To create our quarterly benchmark reports, we sample the Marin Global Online Advertising Index, composed of advertisers who invest more than $7 billion in annualized ad spend on the Marin platform. We analyze data from around the world to create our report. For Q2 2016, key findings include:
For detailed information on Q2 2016 search, social, and display mobile performance and strategy recommendations, download our Performance Marketer’s Benchmark Report Q3 2016 – Vital Search, Social, and Display Performance Data by Device.
Last year, we forecast that 30% of all retail paid-search spend would be on a shopping ad, and 45% of all product ad clicks would be on a smartphone—and smartphone click growth ended up being even stronger than we predicted. Looking forward, where do we see shopping ads this holiday season?
We took a look at month-over-month variations and factored in seasonal shifts in performance to forecast where we’ll be by December 2016:
For more results sampled from the Marin Global Online Advertising Index—composed of advertisers who invest more than $7 billion in annualized ad spend on the Marin platform—read The State of Shopping Ads: 2016 Cross-Channel Marketing Report. With data charts on mobile, social, text versus product ads, and strategy recommendations for the 2016 holiday season, be sure to download your copy today so that you’re prepared for the Q4 rush.
You’re in a relay race and this is what you have to do—run with a bucket of water to your next team member, without spilling any of the water. The next player does the same, and so on, until the last player finishes the race.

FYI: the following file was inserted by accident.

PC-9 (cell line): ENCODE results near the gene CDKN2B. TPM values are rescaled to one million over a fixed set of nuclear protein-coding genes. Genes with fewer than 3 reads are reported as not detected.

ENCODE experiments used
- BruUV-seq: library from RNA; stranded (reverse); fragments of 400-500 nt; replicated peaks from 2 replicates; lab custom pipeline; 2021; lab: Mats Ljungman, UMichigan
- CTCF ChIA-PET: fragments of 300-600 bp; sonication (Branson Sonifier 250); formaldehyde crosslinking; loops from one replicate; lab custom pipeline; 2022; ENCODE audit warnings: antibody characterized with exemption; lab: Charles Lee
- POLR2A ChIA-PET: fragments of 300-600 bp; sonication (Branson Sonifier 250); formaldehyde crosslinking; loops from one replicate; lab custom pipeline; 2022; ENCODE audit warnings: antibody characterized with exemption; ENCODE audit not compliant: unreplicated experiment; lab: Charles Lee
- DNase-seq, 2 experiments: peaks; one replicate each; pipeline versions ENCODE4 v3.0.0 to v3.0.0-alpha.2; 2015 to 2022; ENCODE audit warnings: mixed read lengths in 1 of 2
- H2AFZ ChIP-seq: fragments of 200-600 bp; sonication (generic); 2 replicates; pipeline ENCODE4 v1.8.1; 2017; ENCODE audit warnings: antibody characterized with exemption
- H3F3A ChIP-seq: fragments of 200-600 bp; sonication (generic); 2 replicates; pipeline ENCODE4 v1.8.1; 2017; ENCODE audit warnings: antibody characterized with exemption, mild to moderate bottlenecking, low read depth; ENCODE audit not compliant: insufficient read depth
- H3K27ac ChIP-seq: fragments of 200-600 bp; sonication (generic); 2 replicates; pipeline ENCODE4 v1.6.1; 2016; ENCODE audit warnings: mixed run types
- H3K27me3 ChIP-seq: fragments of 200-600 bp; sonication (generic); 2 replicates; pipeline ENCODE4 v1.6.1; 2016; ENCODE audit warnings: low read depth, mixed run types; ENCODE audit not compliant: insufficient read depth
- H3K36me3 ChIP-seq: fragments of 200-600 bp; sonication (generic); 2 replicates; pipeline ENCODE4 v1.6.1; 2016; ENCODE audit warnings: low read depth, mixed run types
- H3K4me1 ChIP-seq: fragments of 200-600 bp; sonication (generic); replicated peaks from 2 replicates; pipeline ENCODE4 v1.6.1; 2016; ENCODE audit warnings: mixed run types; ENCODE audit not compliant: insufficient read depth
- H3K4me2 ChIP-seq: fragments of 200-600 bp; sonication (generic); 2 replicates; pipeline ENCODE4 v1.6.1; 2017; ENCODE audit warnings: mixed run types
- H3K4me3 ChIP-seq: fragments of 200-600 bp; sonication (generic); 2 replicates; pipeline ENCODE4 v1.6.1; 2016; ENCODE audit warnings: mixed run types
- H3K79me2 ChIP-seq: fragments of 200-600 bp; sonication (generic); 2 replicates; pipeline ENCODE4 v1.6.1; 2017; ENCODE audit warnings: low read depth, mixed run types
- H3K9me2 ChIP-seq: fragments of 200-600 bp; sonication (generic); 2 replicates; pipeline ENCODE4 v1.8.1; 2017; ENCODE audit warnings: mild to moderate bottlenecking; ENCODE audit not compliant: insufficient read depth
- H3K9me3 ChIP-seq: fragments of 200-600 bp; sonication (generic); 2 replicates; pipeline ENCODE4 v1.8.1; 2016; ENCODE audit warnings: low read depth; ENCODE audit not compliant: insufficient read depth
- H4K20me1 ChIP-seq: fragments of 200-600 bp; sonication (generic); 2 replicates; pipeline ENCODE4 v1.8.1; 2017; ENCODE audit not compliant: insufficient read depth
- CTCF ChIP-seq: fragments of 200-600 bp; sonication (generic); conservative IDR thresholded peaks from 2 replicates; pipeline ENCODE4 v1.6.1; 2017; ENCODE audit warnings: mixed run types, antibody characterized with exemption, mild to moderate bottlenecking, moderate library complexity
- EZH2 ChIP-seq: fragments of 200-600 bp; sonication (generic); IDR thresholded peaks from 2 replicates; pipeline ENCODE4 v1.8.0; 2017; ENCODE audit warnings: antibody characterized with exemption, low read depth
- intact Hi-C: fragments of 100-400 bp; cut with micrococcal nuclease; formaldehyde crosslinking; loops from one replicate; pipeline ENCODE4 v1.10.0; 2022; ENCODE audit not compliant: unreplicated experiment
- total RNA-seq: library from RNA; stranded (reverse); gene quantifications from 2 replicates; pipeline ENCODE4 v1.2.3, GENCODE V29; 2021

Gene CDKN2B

The object of the contest is to not only preserve as much water as possible, but also to know exactly how much water you lost throughout the course of the game. Oh, and another thing—the buckets are different sizes, you’re playing at night, and you’re blindfolded, and so are your team members. And, you’re playing against a lot of other teams.
We call this race “the programmatic supply chain.”
As we mentioned in our first post in this series on programmatic transparency, the programmatic supply chain is made up of intermediaries that may or may not disclose their pricing model. We also mentioned that a recent ANA/Forrester study revealed that 55 percent of marketers are concerned with the opaqueness of the intermediaries along the supply chain. This is up from 21 percent just two years ago.
Like our shot-in-the-dark relay race, advertisers often have to settle for hidden bid prices, secret media value, and even kickbacks. What if the increased concern was translated into clear, actual dollars? How do you get bottom-line clarity? If you haven’t asked your programmatic partners what they’re charging you, now’s the time.
Let’s look at the intermediaries, then assess the average take rates of each one.